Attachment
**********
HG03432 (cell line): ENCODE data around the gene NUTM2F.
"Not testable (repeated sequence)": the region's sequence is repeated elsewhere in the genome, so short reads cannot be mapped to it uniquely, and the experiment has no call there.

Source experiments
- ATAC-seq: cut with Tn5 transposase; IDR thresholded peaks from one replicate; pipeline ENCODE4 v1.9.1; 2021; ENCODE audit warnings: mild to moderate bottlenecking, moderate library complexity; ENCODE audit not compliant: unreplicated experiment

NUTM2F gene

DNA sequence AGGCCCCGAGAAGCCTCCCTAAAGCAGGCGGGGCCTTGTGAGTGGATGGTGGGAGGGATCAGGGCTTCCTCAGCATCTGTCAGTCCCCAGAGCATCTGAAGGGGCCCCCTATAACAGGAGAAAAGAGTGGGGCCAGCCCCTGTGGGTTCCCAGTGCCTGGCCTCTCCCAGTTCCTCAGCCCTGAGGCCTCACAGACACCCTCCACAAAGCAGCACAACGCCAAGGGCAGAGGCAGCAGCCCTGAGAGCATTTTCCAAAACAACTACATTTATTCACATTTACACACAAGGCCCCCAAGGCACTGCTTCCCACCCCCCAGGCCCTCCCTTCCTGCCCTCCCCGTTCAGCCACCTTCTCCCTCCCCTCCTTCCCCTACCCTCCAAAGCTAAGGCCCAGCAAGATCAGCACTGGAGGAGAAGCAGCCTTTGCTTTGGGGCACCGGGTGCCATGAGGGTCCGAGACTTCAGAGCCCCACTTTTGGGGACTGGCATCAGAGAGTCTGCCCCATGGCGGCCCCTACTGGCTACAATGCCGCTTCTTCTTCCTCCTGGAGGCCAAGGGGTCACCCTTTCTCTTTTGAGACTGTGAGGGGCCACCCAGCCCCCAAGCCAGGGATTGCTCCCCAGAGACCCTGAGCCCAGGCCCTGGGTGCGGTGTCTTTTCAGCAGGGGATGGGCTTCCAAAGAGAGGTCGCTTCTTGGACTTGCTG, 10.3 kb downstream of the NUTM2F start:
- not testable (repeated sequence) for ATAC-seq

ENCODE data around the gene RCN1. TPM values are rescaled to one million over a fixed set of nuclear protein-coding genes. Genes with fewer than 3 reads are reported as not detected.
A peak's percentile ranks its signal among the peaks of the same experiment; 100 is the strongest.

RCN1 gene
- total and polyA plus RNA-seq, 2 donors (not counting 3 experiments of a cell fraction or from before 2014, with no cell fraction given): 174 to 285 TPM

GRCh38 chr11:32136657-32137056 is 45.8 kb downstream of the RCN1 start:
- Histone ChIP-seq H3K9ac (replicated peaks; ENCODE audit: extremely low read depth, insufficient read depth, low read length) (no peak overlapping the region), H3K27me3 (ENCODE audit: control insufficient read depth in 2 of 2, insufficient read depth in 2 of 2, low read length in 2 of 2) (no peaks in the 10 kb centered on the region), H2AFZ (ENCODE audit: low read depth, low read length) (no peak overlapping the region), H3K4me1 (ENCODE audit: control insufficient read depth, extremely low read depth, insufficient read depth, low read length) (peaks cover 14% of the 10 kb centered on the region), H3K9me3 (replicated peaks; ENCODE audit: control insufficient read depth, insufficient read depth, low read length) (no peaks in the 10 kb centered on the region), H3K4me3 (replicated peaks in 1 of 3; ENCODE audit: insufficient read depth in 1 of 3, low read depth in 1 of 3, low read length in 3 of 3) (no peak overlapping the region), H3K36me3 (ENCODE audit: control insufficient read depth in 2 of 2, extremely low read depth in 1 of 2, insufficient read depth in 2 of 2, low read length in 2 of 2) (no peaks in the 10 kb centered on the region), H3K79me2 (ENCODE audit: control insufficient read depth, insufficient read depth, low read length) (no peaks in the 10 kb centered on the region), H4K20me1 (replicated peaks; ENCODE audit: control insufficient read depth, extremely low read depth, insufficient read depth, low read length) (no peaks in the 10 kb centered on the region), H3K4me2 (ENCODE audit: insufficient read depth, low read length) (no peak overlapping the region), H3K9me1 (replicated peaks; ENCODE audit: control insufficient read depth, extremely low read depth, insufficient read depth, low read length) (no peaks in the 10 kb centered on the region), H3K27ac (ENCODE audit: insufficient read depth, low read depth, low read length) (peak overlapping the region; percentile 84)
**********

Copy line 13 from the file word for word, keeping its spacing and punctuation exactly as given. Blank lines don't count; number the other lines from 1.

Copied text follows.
- Histone ChIP-seq H3K9ac (replicated peaks; ENCODE audit: extremely low read depth, insufficient read depth, low read length) (no peak overlapping the region), H3K27me3 (ENCODE audit: control insufficient read depth in 2 of 2, insufficient read depth in 2 of 2, low read length in 2 of 2) (no peaks in the 10 kb centered on the region), H2AFZ (ENCODE audit: low read depth, low read length) (no peak overlapping the region), H3K4me1 (ENCODE audit: control insufficient read depth, extremely low read depth, insufficient read depth, low read length) (peaks cover 14% of the 10 kb centered on the region), H3K9me3 (replicated peaks; ENCODE audit: control insufficient read depth, insufficient read depth, low read length) (no peaks in the 10 kb centered on the region), H3K4me3 (replicated peaks in 1 of 3; ENCODE audit: insufficient read depth in 1 of 3, low read depth in 1 of 3, low read length in 3 of 3) (no peak overlapping the region), H3K36me3 (ENCODE audit: control insufficient read depth in 2 of 2, extremely low read depth in 1 of 2, insufficient read depth in 2 of 2, low read length in 2 of 2) (no peaks in the 10 kb centered on the region), H3K79me2 (ENCODE audit: control insufficient read depth, insufficient read depth, low read length) (no peaks in the 10 kb centered on the region), H4K20me1 (replicated peaks; ENCODE audit: control insufficient read depth, extremely low read depth, insufficient read depth, low read length) (no peaks in the 10 kb centered on the region), H3K4me2 (ENCODE audit: insufficient read depth, low read length) (no peak overlapping the region), H3K9me1 (replicated peaks; ENCODE audit: control insufficient read depth, extremely low read depth, insufficient read depth, low read length) (no peaks in the 10 kb centered on the region), H3K27ac (ENCODE audit: insufficient read depth, low read depth, low read length) (peak overlapping the region; percentile 84)